Not two days later, Tall Guy sent me a message online. It was thoughtful and loaded with my personal aphrodisiac—puns. Plus, his photos were drool-worthy. I knew that I wanted to try to slow down my dating process, to get to know someone before jumping into bed with them. So rather than meeting at a candle-lit bar, I suggested meeting for a day date in Central Park. And it was great. We walked around for hours, took a long sun nap, and walked over to watch the aforementioned softball game. Half an hour after we slipped our arms around each other, he leaned in for our first kiss—soft, slow, epic … hot. An hour later, we were rolling around on the grass making out. But by 8 p.m., I was on my way to a friend’s birthday party, sober and solo, with another date with Tall Guy on the books for three days later.
Our next date can only be described as magical. “I really like you,” he said, as we made out outside my front door. “I’ve never liked making out with someone this much.” (We agreed it felt too soon for him to come in.) He asked when I wanted to see him again and in a fluster I turned the question around on him. “Always,” he said, mussing his hair. It was endearing and not nearly as much of a line as it sounds like in print
From there, we started texting and emailing often, and hanging out every couple days. As much as I told myself to give it time—that I’d been here before—I found myself gushing to my friends about him. In a moment of weakness, I showed one of them a photo and relished her response. “Hot!”
And you all see where this is going right? Category #3. After about three weeks of things going great, I noticed that, all of a sudden, I was initiating most of the communication with Tall Guy. It had gone from him pursuing me to me sending the first text and suggesting plans for the weekend. He would always respond, but I felt something was off. Was he dodging making another date with me? Finally, after a week of detached behavior, he explained what was up. “I do really like you,” he said. “I just don’t think we’re very compatible.”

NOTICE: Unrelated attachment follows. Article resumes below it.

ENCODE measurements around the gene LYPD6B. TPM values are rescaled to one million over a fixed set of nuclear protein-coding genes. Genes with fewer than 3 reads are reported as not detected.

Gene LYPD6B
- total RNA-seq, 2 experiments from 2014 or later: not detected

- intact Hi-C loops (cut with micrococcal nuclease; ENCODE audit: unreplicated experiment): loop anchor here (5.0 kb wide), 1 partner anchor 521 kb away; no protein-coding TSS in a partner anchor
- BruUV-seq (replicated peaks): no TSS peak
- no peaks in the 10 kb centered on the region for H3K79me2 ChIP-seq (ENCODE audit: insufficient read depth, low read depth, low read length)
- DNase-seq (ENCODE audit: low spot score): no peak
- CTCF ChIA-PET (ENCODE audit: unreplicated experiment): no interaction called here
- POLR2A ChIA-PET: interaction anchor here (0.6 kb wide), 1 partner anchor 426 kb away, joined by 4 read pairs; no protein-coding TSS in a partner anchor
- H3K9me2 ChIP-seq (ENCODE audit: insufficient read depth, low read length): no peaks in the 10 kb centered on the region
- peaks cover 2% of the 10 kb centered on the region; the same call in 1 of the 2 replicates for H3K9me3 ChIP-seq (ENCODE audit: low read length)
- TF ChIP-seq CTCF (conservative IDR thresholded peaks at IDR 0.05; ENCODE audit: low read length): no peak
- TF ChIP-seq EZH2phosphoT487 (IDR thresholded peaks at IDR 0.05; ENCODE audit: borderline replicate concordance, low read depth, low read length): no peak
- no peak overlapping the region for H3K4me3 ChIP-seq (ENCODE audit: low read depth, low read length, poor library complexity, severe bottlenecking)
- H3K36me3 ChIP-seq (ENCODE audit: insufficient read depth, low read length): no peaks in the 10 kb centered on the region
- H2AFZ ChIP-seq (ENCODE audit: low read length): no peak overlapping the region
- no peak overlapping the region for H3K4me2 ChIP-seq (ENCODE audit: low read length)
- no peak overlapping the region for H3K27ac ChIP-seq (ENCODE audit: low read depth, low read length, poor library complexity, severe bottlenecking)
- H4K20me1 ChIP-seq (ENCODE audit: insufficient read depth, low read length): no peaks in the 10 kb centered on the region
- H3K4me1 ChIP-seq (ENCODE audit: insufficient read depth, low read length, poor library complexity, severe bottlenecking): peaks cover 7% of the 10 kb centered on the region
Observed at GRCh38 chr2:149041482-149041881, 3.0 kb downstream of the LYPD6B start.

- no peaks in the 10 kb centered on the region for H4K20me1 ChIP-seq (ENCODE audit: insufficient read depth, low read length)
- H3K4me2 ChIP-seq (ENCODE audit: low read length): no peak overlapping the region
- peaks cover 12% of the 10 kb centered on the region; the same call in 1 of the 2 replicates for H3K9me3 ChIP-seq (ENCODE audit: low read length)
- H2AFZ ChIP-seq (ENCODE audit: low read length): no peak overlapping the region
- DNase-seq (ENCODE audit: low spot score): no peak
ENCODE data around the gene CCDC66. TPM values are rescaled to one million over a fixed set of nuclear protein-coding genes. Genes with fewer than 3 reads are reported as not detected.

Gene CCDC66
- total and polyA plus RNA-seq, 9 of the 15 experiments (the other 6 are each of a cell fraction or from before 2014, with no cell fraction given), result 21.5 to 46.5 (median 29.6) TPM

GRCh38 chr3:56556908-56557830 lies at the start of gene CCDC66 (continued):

The Dater X of six months ago would have been crushed. I would’ve made a plan with my female friends where I could cry and talk about how totally lame men are. I would’ve asked myself, “Why are guys so gaga about me in the beginning and then lose interest? What am I doing wrong?” I would’ve beaten myself up about it and made melodramatic statements like, “I can’t take this rejection anymore.”
But taking that break has allowed me to reframe how I see the fizzling out of what had seemed like a potentially great thing.
You can’t win every time. I’m recognizing that the fizzling isn’t about being rejected as much as it’s about two people just not being a match. Is it disappointing? Obviously. But I can take the disappointment as many times as I need to until I find the person who wants to be with me just as much as I want to be with him. The person who things are just easy with. I’m getting that starts and stops are just an inevitable part of the process.
A few insights I want to take with me from this:
- When someone makes a grand statement about how they’re feeling, I should only take it as what they’re feeling in the moment and not as a promise of a future.
- I do want to continue to take sex off the table until I feel like I know where I stand with someone and where they stand with me. As in, we’ve had a conversation about it.
- Because I am an intense person who tends to focus all my attention on one person and feels let down if it doesn’t work, maybe it would be a good idea to try dating multiple people at a time. I can do that since I’m not sleeping with anyone, right?
- It’s good to be excited about someone. But by sharing that excitement with every friend I have, I’m putting a lot of pressure on myself for it to work out. Maybe some things I should keep to myself?
- But the biggest lesson: when I feel someone start to pull away, I can’t put on the Vulcan death grip. I should back up myself and trust that, if they want it to happen, they will make it happen. The clinging just makes me feel icky and needy. And it probably makes them think the same of me.
And with that I say: Next!